Project Title:

Methods for Mixed-Mode Building Field Studies

Proposing new protocols for assessing comfort in buildings with mixed-mode ventilation and personal comfort systems.

Status (updated 08/01/2013): Continuing

Funding sources: CBE Industry Consortium

Project Objective

Field studies that assess comfort in mixed-mode buildings and buildings with personal comfort systems are needed to evaluate which comfort model is the most appropriate. This project lays out a proposal for new standardized methods for conducting such studies.

Significance to Industry

Currently the adaptive comfort standard only applies to naturally ventilated buildings, and mixed-mode buildings have to comply with the more restrictive PMV-based standard. However, mixed-mode buildings fall along a wide continuum, of design and operating strategies. If we could study and define what types of such buildings an adaptive standard is in fact appropriate for, these expanded limits of applicability would give designers and operators much greater flexibility.

Research Approach

To formulate the new protocols for assessing thermal comfort, we interviewed professionals about what kind of data would be required for their work and also reviewed methods that have been used in the last twenty years. Based on this information, we first developed a “methods matrix” that categorizes methods based on the time frame of collection (background vs. real time) as well as the focus (building-based measurement or observation vs. occupant-based survey). We then identified six major categories of information that need to be collected and mapped them onto the methods matrix to formulate the protocol. The final proposal incorporates a building characteristics form, a general background survey, environmental measurements, and a “right-now” survey.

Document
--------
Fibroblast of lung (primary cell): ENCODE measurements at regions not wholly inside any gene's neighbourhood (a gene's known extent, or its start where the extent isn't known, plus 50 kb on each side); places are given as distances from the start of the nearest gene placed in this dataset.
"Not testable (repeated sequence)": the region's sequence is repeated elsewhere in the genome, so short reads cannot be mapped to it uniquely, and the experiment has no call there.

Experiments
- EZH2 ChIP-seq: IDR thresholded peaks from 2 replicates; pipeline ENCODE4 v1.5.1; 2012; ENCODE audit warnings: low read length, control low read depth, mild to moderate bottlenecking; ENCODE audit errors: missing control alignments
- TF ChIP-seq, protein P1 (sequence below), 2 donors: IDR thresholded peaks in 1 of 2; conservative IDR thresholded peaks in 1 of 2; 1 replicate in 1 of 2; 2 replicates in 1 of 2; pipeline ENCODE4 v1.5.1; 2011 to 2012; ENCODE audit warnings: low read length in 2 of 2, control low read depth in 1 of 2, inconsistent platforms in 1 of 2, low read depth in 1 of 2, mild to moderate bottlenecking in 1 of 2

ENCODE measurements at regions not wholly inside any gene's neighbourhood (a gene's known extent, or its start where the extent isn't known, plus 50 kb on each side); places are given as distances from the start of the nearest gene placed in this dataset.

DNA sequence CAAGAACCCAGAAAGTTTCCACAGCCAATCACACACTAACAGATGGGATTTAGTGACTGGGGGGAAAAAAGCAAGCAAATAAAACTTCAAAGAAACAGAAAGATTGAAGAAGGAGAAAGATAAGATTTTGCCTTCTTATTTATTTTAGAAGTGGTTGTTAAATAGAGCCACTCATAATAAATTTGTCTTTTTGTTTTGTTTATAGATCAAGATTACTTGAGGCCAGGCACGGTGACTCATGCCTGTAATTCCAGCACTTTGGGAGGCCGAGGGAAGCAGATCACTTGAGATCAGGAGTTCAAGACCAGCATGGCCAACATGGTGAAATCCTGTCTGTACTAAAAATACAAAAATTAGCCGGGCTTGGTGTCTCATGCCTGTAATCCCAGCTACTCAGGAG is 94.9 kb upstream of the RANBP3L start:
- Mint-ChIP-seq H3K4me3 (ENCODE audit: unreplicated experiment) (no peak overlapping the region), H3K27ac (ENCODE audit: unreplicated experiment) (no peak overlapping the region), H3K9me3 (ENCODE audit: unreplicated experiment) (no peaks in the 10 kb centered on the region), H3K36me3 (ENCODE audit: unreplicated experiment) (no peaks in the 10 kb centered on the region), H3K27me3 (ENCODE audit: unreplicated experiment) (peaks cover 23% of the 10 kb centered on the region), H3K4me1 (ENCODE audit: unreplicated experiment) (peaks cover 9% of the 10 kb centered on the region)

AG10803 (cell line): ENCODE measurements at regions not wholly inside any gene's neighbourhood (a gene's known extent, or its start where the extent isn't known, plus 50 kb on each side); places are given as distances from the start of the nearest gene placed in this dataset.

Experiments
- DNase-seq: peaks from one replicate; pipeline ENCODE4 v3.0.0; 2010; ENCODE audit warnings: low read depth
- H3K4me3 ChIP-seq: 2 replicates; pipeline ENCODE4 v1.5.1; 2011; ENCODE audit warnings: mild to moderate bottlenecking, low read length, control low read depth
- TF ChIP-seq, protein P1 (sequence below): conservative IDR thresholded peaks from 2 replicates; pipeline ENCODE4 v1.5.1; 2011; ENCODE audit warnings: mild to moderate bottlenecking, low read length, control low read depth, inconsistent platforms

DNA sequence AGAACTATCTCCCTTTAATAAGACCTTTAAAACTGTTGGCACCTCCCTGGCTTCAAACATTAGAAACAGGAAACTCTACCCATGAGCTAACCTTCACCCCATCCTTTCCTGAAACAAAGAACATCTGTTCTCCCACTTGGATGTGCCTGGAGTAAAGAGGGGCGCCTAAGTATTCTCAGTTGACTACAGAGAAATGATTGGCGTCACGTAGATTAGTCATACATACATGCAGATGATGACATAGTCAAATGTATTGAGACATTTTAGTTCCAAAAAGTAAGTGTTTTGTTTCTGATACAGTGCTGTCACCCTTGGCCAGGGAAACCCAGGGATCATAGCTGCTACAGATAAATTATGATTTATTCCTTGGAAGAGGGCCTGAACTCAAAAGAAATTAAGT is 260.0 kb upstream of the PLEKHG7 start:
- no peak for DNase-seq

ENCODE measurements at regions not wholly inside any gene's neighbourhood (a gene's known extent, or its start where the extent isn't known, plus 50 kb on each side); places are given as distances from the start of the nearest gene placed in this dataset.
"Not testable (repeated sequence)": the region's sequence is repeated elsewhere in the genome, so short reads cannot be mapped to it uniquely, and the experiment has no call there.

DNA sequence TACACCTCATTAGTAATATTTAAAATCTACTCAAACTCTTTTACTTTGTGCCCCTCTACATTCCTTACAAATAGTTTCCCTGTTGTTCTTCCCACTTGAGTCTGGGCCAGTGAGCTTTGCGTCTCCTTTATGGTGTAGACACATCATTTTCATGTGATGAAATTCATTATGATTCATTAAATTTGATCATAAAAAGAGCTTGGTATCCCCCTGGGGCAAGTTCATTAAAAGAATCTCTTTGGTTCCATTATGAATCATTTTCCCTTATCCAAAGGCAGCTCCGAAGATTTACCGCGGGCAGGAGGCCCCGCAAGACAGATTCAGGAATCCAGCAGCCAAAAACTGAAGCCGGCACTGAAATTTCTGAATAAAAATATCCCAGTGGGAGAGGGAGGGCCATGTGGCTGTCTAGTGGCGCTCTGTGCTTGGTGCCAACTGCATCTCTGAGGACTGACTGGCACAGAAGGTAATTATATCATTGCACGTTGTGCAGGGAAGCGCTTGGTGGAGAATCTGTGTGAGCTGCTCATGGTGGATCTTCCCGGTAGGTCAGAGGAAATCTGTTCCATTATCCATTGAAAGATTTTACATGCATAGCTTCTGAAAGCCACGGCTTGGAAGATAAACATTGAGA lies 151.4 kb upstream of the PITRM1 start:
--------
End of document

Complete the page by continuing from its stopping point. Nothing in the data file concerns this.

The new background survey was used at the National Renewable Energy Lab’s Research Support Facility. This test run has allowed us to identify improvements in the survey including clarifying the questions about workplace dress code flexibility and adding questions about why occupants do not operate windows.

Publications and Reports

Ackerly, K., G. Brager, and E. Arens, 2012. Data Collection Methods for Assessing Adaptive Comfort in Mixed-Mode Buildings and Personal Comfort Systems, CBE Summary Report, October.

Brager, G. and M. Pigman, 2013. Adaptive Comfort in Mixed-Mode Buildings: Research Support Facility, National Renewable Energy Lab. CBE Internal Report, April.

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CBE survey results

CBE survey results

Methods matrix